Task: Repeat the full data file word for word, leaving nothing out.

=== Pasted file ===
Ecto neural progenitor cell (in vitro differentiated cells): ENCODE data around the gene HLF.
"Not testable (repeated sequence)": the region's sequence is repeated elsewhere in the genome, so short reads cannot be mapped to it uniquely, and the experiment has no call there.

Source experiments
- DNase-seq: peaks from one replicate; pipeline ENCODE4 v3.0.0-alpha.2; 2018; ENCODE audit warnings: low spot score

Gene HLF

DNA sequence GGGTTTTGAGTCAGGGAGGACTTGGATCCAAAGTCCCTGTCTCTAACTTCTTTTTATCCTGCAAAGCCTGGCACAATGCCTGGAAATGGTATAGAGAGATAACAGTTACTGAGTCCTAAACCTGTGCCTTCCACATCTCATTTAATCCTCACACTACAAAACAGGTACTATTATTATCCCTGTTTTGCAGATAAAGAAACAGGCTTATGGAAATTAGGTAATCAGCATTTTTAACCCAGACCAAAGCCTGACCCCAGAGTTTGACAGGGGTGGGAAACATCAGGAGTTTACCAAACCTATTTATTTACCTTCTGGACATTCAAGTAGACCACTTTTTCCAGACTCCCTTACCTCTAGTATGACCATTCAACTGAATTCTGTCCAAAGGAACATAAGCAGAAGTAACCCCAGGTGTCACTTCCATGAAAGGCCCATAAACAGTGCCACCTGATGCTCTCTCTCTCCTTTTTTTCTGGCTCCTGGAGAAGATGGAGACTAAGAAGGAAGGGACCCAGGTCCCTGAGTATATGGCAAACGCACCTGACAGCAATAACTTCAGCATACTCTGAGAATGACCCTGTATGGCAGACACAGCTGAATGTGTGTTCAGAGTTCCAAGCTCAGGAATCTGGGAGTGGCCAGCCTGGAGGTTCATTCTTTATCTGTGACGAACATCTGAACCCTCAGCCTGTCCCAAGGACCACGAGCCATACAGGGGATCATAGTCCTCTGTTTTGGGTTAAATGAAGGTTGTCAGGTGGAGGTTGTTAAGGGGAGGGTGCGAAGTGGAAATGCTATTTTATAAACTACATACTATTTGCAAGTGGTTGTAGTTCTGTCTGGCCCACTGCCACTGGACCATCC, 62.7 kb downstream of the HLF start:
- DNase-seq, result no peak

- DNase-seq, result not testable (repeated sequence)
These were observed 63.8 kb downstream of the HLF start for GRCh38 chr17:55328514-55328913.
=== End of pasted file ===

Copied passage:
Ecto neural progenitor cell (in vitro differentiated cells): ENCODE data around the gene HLF.
"Not testable (repeated sequence)": the region's sequence is repeated elsewhere in the genome, so short reads cannot be mapped to it uniquely, and the experiment has no call there.

Source experiments
- DNase-seq: peaks from one replicate; pipeline ENCODE4 v3.0.0-alpha.2; 2018; ENCODE audit warnings: low spot score

Gene HLF

DNA sequence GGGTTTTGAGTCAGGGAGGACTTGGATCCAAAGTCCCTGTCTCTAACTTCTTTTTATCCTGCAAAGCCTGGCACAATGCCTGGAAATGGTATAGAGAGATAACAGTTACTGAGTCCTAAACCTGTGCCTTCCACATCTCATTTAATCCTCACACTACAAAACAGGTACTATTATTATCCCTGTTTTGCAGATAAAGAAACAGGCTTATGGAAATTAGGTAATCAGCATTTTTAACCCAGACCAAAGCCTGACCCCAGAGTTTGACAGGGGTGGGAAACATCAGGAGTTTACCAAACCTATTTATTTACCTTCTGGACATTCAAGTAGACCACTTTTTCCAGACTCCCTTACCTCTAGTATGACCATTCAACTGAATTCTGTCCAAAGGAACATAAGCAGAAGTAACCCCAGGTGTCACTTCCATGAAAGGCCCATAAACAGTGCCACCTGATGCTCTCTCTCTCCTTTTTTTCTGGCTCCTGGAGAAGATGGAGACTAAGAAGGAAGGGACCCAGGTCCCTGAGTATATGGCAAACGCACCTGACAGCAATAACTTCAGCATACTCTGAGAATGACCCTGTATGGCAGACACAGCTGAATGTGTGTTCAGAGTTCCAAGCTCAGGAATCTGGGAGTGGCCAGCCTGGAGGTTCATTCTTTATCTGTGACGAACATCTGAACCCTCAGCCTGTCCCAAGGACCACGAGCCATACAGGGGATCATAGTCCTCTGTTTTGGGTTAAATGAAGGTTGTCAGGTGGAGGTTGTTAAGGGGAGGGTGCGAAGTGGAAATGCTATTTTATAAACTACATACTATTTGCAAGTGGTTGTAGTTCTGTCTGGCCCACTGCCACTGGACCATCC, 62.7 kb downstream of the HLF start:
- DNase-seq, result no peak

- DNase-seq, result not testable (repeated sequence)
These were observed 63.8 kb downstream of the HLF start for GRCh38 chr17:55328514-55328913.